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Dual Vidicon Cameras

NSSDCA ID: 1973-015A-01

Mission Name: Meteor 1-14
Principal Investigator:

Description

The Meteor 1 dual vidicon camera system provided daytime pictures of the earth's cloudcover distribution, local storms, and global weather systems for operational use by the Soviet Hydrometeorological Service. The instrumentation consisted of two identical vidicon cameras that were mounted in the satellite base and were directed toward the earth. Meteor 1 had slightly modified equipment with a field of view 50 percent greater than the lower orbiting satellites of the Meteor series. Each camera viewed a 750- by 750-km area -- one to the left and the other to the right of nadir -- with a resolution of 1.25 k at an average satellite height of 879 km. The cameras took a one-frame image of the earth's cloud cover with slight overlapping of successive frames to provide continuous coverage. The cameras switched on automatically any time the sun was more than 5 deg above the horizon. Because the earth illumination varied so much, automatic sensors adjusted the camera apertures to produce high-quality pictures under a variety of light conditions. The image formed by each vidicon tube was transmitted directly to the ground if the satellite was in radio contact with one of the three ground stations in Moscow, Novosibirsk, or Vladivostok, or was recorded on a semiconductor disk for later transmission if the satellite was beyond the range of radio communication. The TV images received by these ground stations were processed and transmitted ot the Hydrometeorological Center in Moscow where they were analyzed and used in various forecast and analysis products. The pictures were archived at the Hydrometeorological Center. Although the Meteor 1 cameras had 2.5 times the resolution of those carried on the ESSA satellites, they could not provide continuous overlapping global coverage as do the ESSA cameras owing to the lower orbit of the Meteor 1 satellite (879 km compared to 1400 km). Thus, to close the gaps in coverage, at least two Meteor satellites were required in the weather satellite system. In addition, cloudcover mosaics were produced from 10 or more individual cloud cover pictures at the Hydrometeorological Center to provide a more comprehensive view of near-global weather systems.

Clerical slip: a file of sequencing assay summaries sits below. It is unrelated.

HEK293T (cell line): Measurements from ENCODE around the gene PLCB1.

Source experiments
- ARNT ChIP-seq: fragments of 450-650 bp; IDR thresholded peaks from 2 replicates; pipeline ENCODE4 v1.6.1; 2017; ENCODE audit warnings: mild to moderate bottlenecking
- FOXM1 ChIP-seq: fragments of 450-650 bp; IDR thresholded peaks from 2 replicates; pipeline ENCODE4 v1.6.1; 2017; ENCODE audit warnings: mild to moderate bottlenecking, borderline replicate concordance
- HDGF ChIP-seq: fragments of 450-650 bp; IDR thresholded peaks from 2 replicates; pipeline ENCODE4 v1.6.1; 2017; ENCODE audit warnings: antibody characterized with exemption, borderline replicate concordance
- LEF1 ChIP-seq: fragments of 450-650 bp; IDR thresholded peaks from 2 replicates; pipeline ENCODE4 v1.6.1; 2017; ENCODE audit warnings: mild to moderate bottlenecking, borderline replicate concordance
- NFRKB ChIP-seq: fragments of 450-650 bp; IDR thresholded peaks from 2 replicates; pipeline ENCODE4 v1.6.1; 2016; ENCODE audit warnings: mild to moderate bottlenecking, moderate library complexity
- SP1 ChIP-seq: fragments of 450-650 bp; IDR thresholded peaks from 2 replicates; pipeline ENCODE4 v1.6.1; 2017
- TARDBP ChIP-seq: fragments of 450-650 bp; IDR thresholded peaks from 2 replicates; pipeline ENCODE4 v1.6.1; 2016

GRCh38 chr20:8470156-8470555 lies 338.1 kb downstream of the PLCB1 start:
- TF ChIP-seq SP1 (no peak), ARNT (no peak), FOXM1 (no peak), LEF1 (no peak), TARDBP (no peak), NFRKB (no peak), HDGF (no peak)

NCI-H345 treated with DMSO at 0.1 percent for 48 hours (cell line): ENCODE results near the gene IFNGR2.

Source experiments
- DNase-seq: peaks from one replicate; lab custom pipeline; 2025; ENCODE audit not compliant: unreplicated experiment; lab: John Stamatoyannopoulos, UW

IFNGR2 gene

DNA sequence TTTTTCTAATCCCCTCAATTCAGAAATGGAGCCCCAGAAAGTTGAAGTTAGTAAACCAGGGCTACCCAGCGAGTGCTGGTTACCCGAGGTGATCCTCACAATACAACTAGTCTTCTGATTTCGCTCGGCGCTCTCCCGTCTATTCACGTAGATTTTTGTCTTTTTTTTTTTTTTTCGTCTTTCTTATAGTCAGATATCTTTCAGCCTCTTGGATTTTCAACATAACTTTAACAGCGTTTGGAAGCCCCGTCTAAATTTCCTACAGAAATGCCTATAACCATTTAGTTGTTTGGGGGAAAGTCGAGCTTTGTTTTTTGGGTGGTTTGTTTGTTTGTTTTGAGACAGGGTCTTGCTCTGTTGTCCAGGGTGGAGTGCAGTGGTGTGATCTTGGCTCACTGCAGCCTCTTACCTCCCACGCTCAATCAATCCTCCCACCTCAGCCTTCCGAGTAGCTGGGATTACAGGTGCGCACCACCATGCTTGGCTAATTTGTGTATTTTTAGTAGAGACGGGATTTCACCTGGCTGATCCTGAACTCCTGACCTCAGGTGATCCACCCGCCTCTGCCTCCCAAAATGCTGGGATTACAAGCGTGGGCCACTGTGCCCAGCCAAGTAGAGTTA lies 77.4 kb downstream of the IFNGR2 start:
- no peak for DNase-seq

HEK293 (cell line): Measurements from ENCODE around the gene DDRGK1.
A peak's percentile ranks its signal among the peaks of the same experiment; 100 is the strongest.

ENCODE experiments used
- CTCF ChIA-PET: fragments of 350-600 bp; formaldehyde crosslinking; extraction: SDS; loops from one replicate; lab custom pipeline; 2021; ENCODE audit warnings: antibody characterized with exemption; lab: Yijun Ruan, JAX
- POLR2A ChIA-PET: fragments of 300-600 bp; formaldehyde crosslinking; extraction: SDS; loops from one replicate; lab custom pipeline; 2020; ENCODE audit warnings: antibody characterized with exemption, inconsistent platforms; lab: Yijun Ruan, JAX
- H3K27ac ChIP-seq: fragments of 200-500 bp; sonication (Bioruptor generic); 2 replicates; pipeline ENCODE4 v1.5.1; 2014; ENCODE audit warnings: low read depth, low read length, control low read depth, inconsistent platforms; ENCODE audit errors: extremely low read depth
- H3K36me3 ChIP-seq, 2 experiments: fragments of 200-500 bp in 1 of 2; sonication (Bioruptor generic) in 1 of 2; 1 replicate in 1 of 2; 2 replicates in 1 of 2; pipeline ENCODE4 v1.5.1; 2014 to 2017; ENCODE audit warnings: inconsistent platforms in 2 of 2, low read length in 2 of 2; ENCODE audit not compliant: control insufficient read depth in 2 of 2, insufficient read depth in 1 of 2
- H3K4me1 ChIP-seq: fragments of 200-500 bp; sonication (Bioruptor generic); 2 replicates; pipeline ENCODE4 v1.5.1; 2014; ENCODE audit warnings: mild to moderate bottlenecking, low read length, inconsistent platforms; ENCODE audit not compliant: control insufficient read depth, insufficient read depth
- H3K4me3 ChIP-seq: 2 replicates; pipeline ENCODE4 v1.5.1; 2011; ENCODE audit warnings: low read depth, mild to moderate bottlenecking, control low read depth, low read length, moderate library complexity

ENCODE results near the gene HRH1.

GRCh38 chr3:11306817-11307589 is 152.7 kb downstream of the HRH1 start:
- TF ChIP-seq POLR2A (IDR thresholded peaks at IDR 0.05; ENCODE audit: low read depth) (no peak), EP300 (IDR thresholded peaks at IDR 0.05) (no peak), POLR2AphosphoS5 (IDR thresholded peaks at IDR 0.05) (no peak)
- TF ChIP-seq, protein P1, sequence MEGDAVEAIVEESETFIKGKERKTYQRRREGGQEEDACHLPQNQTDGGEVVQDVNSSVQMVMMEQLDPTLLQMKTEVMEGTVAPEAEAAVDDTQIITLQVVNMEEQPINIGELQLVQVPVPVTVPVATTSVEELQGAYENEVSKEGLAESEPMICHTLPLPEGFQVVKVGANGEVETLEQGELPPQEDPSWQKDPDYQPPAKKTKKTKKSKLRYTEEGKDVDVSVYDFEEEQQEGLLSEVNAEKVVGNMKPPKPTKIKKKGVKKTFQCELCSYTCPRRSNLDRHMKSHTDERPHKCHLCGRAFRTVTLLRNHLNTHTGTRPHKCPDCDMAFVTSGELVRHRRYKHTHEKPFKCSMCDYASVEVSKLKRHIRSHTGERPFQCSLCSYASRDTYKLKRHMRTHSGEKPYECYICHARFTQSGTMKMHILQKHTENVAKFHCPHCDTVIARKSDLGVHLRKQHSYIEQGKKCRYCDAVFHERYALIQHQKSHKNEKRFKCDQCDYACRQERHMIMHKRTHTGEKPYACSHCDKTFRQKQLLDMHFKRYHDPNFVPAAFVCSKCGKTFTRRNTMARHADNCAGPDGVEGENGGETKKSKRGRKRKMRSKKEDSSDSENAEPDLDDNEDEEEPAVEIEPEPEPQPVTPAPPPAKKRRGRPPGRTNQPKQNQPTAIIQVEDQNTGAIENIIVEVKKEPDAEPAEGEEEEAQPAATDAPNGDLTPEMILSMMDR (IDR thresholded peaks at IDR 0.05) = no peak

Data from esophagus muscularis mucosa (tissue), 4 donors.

Alternate Names

  • Meteor1-14/DualVidiconCameras

Funding Agency

  • Soviet Hydrometeorological Service (U.S.S.R)

Discipline

  • Earth Science: Atmospheric Dynamics

Additional Information

Questions and comments about this experiment can be directed to: Coordinated Request and User Support Office

 

Personnel

NameRoleOriginal AffiliationE-mail
Principal InvestigatorSoviet Hydrometeorological Service
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